While the novel COVID-19 pandemic continues to affect economies of the world and education due to suspension of schools, it is likely girls in the country’s rural areas may drop out of school in search of greener pasture.
Lilongwe District Commissioner, Lawford Palani said the rural setting highly contributes to young girls engaging in immoral behaviour in search of money, especially now that they have nothing to do.
Palani said currently, most children in the urban have access to online classes and a privilege of being taught by their parents who are mostly a working class.
The DC said parents in town have access to internet, therefore, they allow their kids to access online classes prepared by teachers in their respective schools.
“It is now a month since schools closed and I am aware that most rural kids have no access to any school work. This is very worrisome as it defeats the fight against school dropouts, especially among girls.
“We expect a lot of dropouts because economically, most parents are not able to provide the girls with the necessities they need,” said Palani.
He further said with tobacco sales in progress, girls are at risk of being coaxed with money which results in early marriages and unwanted pregnancies.
Palani also said it is challenging to note that those that have access to online classes and those in the villages will sit for the same examinations. This may give those in town a higher chance of outshining pupils in rural areas.
“I am mindful of government programs to support a girl child. However, I urge all partners to continue with initiatives that will help our girls to stay in school no matter the circumstances while we continue observing the COVID-19 [prevention] measures,” said Palani.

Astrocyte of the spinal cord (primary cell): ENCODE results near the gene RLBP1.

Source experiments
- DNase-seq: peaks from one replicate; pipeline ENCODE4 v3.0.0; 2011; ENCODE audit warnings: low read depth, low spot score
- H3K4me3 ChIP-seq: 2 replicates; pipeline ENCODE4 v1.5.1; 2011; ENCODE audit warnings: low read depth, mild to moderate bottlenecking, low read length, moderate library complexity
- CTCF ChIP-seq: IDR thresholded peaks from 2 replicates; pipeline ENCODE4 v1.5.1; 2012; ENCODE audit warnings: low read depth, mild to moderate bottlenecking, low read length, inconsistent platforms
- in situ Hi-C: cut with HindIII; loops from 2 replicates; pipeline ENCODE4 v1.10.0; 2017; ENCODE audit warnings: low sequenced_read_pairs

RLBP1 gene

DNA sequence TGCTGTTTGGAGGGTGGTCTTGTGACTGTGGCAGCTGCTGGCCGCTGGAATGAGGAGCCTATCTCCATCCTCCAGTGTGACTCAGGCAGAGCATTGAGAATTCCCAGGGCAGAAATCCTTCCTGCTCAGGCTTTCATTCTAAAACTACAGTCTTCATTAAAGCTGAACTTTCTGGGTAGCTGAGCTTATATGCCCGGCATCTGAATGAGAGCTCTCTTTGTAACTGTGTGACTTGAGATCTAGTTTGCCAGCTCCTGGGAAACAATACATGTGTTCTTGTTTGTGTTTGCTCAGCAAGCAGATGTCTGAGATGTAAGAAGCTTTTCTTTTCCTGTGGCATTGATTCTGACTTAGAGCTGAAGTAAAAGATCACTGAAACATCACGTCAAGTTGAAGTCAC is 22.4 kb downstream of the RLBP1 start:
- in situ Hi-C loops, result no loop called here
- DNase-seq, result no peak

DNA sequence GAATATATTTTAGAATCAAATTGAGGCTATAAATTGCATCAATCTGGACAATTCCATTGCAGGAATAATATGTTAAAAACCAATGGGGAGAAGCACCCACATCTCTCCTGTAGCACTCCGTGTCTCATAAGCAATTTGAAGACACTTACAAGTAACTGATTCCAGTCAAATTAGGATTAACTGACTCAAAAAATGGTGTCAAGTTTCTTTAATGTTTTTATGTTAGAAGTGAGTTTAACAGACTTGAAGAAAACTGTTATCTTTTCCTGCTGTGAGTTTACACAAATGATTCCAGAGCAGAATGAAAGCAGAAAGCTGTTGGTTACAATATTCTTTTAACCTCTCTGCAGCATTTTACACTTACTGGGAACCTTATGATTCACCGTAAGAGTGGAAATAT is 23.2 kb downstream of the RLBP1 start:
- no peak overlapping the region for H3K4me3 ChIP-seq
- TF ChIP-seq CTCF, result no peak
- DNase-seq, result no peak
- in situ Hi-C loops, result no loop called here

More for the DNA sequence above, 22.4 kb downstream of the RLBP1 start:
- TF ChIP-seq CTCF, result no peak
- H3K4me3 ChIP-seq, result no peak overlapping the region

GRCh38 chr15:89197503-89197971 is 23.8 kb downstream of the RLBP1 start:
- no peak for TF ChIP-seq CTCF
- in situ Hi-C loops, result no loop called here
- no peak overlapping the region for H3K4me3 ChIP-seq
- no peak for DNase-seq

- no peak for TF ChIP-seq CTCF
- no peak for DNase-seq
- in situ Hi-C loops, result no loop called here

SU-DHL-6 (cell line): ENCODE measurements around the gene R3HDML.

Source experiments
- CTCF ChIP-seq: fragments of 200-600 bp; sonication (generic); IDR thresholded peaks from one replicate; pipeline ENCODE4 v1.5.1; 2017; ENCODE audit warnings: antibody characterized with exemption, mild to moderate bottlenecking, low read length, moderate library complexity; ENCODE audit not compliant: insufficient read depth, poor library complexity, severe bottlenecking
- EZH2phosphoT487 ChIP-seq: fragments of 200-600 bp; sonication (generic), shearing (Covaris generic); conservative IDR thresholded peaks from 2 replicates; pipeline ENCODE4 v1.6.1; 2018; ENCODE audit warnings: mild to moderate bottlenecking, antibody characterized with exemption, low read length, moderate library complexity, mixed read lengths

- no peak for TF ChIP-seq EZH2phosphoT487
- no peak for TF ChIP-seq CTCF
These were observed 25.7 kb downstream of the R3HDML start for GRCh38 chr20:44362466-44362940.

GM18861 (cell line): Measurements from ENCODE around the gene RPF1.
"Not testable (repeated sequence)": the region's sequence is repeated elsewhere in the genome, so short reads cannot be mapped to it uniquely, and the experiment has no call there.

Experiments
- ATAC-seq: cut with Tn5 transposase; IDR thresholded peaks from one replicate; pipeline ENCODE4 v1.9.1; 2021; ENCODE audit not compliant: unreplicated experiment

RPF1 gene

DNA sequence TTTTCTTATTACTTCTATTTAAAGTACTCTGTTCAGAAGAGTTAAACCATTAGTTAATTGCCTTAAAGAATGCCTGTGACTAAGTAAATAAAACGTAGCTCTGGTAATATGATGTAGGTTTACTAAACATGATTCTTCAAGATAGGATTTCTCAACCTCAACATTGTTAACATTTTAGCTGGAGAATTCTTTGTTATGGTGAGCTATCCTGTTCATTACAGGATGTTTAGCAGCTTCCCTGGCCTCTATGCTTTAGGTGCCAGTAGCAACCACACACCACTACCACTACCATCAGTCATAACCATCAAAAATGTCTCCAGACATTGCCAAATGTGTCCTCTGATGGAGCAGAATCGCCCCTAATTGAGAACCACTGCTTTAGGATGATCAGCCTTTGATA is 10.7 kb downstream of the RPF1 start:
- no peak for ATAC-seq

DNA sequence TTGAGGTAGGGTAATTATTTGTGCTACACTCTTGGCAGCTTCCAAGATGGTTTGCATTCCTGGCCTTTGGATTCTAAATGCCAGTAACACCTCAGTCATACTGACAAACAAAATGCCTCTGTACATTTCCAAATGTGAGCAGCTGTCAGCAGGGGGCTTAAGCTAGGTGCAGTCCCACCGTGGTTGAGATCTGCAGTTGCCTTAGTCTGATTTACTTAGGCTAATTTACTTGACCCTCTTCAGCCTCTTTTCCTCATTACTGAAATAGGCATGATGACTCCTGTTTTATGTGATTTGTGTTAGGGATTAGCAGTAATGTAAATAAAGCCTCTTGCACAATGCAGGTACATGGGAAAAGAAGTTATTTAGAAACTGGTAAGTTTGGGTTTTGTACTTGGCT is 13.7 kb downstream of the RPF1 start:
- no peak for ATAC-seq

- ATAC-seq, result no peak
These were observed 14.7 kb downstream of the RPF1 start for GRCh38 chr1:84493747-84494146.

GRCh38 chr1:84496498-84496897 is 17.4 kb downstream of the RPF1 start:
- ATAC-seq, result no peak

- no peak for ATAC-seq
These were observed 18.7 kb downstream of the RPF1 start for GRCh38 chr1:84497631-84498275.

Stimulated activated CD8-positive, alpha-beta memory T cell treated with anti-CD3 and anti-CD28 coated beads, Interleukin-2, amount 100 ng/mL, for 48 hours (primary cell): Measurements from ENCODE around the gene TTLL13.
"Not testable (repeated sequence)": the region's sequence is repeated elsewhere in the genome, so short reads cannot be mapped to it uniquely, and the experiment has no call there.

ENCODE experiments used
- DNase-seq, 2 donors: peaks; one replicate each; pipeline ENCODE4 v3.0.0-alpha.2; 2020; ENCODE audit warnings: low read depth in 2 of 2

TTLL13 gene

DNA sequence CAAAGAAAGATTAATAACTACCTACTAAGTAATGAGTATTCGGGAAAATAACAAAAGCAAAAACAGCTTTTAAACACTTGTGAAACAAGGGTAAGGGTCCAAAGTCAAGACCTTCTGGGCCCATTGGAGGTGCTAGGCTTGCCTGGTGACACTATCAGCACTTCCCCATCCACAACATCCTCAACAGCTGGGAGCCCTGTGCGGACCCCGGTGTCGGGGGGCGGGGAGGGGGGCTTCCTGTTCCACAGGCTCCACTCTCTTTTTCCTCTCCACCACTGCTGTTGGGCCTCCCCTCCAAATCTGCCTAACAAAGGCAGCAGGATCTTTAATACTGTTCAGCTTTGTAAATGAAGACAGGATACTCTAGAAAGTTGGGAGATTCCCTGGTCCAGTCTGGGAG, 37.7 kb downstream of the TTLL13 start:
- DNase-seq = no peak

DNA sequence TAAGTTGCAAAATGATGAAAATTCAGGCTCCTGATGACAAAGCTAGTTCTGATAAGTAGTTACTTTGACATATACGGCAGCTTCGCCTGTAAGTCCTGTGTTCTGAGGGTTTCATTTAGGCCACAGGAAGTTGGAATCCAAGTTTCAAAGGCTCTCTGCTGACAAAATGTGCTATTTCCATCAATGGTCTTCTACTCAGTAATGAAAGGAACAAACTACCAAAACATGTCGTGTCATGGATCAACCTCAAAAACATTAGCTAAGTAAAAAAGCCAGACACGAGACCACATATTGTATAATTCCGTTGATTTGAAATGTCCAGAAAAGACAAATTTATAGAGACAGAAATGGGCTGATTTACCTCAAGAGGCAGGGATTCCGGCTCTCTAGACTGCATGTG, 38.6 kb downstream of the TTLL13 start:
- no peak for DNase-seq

He said there is need for stakeholders to introduce deliberate measures that will make girls busy and in the mood to continue with their education.
Melifa Katanda, a standard seven pupil at Mzobwe Primary School in Traditional Authority Kalolo in Lilongwe said much as most girls would love to stay in school, there are circumstances that may contribute to a number of them dropping out of school.
According to Katanda, the girls are now forced to switch off their minds from any school- related activity.
“Not all of us will decide to wait for schools to open, others will be impregnated and end up in early marriages,” she said.
Katanda said instead of being confined in their homes, most girls now have a lot of time to roam around in trading centres, exposing themselves to sugar daddies and boys.
She explained that since most parents are not capable of providing them with the necessities, they find boyfriends, especially now that they are just staying at home, helping their parents with businesses or household chores.
Commenting on the issue, spokesperson for the Ministry Education, Science and Technology, Chikondi Chimala said government is aware of the gap between pupils in the two settings.
He said government has developed lessons that are being delivered through radio and television so that those that do not have access to online sessions do not feel disadvantaged.
He said the ministry is also developing lessons delivered through printed study materials that will be distributed directly to students, especially in remote and hard-to-reach areas that cannot access lessons through technology-linked interventions.
“We hope that the interventions will go a long way to meet the needs of pupils in rural areas so that they are able to catch up with pupils in urban areas.Follow and Subscribe Nyasa TV :